- Publication Date:
- NSF-PAR ID:
- Journal Name:
- The Journal of Neuroscience
- Page Range or eLocation-ID:
- 58 to 68
- Sponsoring Org:
- National Science Foundation
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Diffusion-weighted magnetic resonance imaging (dMRI) allows for non-invasive, detailed examination of the white matter structures of the brain. White matter tract-specific measures based on either the diffusion tensor model (e.g. FA, ADC, and MD) or tractography (e.g. volume, streamline count or density) are often compared between groups of subjects to localize differences within the white matter. Less commonly examined is the shape of the individual white matter tracts. In this paper, we propose to use the Laplace-Beltrami (LB) spectrum as a descriptor of the shape of white matter tracts. We provide an open, automated pipeline for the computation of the LB spectrum on segmented white matter tracts and demonstrate its efficacy through machine learning classification experiments. We show that the LB spectrum allows for distinguishing subjects diagnosed with bipolar disorder from age and sex-matched healthy controls, with classification accuracy reaching 95%. We further demonstrate that the results cannot be explained by traditional measures, such as tract volume, streamline count or mean and total length. The results indicate that there is valuable information in the anatomical shape of the human white matter tracts.
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Reduced White Matter Integrity and Deficits in Neuropsychological Functioning in Adults With Autism Spectrum Disorder
Autism spectrum disorder (ASD) is currently viewed as a disorder of cortical systems connectivity, with a heavy emphasis being on the structural integrity of white matter tracts. However, the majority of the literature to date has focused on children with ASD. Understanding the integrity of white matter tracts in adults may help reveal the nature of ASD pathology in adulthood and the potential contributors to cognitive impairment. This study examined white matter water diffusion using diffusion tensor imaging in relation to neuropsychological measures of cognition in a sample of 45 adults with ASD compared to 20 age, gender, and full‐scale‐IQ‐matched healthy volunteers. Tract‐based spatial statistics were used to assess differences in diffusion along white matter tracts between groups using permutation testing. The following neuropsychological measures of cognition were assessed: processing speed, attention vigilance, working memory, verbal learning, visual learning, reasoning and problem solving, and social cognition. Results indicated that fractional anisotropy (FA) was significantly reduced in adults with ASD in the anterior thalamic radiation (
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White matter tracts are the data cables in the brain that efficiently transfer information, and damage to these tracts could be the cause for the abnormal behaviors that are associated with autism. We found that two long‐range tracts (the anterior thalamic radiation and the cingulum) were both impaired in autism but were not directly related to the impairments in behavior. This suggests that the abnormal tracts and behavior are the effects of another underlying mechanism.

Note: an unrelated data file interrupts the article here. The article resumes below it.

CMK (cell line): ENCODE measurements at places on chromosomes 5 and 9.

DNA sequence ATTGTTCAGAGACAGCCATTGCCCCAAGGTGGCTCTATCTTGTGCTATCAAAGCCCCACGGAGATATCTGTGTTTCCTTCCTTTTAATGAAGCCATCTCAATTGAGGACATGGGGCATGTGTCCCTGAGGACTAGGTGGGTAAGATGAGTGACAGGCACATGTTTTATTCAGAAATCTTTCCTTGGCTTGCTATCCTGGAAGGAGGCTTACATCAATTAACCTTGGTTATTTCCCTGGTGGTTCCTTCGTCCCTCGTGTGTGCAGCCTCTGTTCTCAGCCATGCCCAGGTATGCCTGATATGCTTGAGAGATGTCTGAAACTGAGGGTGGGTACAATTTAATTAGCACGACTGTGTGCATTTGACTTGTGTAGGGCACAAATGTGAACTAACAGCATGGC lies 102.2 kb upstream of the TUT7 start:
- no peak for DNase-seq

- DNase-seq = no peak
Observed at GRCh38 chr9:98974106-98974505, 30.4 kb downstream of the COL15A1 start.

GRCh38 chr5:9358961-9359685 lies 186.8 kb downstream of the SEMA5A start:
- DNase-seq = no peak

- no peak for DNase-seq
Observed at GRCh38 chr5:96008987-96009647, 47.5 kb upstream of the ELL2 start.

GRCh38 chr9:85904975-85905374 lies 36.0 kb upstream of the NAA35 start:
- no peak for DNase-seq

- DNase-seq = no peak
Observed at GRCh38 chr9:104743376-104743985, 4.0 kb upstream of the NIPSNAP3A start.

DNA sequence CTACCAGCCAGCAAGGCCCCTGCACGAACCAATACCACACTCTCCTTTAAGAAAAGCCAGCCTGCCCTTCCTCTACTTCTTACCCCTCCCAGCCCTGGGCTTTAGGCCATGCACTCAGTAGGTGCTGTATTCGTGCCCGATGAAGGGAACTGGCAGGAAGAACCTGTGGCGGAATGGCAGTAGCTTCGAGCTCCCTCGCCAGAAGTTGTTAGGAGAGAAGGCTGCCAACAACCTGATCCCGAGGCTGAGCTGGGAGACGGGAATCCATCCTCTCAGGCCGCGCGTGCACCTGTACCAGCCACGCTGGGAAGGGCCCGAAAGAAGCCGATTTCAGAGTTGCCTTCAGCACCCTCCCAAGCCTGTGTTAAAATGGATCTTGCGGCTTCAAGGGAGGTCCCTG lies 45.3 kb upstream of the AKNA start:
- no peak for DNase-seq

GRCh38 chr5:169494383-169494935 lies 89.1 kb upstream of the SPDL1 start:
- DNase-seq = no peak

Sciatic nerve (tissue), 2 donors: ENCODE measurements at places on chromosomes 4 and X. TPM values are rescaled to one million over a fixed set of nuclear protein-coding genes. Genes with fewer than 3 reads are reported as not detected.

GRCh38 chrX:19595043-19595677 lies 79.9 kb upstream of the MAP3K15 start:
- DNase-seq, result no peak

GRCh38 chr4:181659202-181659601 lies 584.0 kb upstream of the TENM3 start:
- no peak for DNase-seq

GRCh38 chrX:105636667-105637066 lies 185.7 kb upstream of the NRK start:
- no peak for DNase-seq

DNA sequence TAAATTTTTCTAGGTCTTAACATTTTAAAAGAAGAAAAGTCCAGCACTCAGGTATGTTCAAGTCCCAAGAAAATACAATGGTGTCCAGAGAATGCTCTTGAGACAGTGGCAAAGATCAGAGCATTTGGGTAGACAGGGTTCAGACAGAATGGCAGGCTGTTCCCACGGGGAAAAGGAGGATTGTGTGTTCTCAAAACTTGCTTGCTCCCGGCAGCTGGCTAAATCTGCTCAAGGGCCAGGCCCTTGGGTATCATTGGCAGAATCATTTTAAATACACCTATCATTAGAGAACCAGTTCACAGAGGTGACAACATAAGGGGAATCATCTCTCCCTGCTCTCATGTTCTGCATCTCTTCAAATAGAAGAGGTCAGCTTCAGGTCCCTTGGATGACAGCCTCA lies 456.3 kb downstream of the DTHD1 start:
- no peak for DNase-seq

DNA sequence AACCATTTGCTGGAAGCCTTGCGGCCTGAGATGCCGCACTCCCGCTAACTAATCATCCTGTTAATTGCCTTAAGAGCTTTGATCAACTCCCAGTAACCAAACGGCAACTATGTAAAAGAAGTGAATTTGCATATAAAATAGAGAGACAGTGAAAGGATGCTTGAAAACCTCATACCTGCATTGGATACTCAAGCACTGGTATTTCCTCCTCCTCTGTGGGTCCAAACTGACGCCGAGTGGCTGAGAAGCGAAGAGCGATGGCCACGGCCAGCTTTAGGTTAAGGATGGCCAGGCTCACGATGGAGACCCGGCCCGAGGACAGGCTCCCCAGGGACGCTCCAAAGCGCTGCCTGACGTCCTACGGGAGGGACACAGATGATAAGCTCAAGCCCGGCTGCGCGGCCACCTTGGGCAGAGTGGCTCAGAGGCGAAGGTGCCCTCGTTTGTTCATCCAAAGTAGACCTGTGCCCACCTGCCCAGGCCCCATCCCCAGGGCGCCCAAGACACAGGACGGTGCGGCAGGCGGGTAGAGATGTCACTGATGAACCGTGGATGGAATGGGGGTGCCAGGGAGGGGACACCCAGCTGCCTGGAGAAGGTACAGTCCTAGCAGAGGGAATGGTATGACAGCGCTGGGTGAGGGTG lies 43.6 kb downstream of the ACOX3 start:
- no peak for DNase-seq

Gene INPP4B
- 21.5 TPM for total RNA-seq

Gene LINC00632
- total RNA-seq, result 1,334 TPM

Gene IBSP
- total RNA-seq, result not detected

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The study of human brain connectivity, including structural connectivity (SC) and functional connectivity (FC), provides insights into the neurophysiological mechanism of brain function and its relationship to human behavior and cognition. Both types of connectivity measurements provide crucial yet complementary information. However, integrating these two modalities into a single framework remains a challenge, because of the differences in their quantitative interdependencies as well as their anatomical representations due to distinctive imaging mechanisms. In this study, we introduced a new method, joint connectivity matrix independent component analysis (cmICA), which provides a data‐driven parcellation and automated‐linking of SC and FC information simultaneously using a joint analysis of functional magnetic resonance imaging (MRI) and diffusion‐weighted MRI data. We showed that these two connectivity modalities produce common cortical segregation, though with various degrees of (dis)similarity. Moreover, we show conjoint FC networks and structural white matter tracts that directly link these cortical parcellations/sources, within one analysis. Overall, data‐driven joint cmICA provides a new approach for integrating or fusing structural connectivity and FC systematically and conveniently, and provides an effective tool for connectivity‐based multimodal data fusion in brain.
We describe a dataset of processed data with associated reproducible preprocessing pipeline collected from two collegiate athlete groups and one non-athlete group. The dataset shares minimally processed diffusion-weighted magnetic resonance imaging (dMRI) data, three models of the diffusion signal in the voxel, full-brain tractograms, segmentation of the major white matter tracts as well as structural connectivity matrices. There is currently a paucity of similar datasets openly shared. Furthermore, major challenges are associated with collecting this type of data. The data and derivatives shared here can be used as a reference to study the effects of long-term exposure to collegiate athletics, such as the effects of repetitive head impacts. We use advanced anatomical and dMRI data processing methods publicly available as reproducible web services at brainlife.io.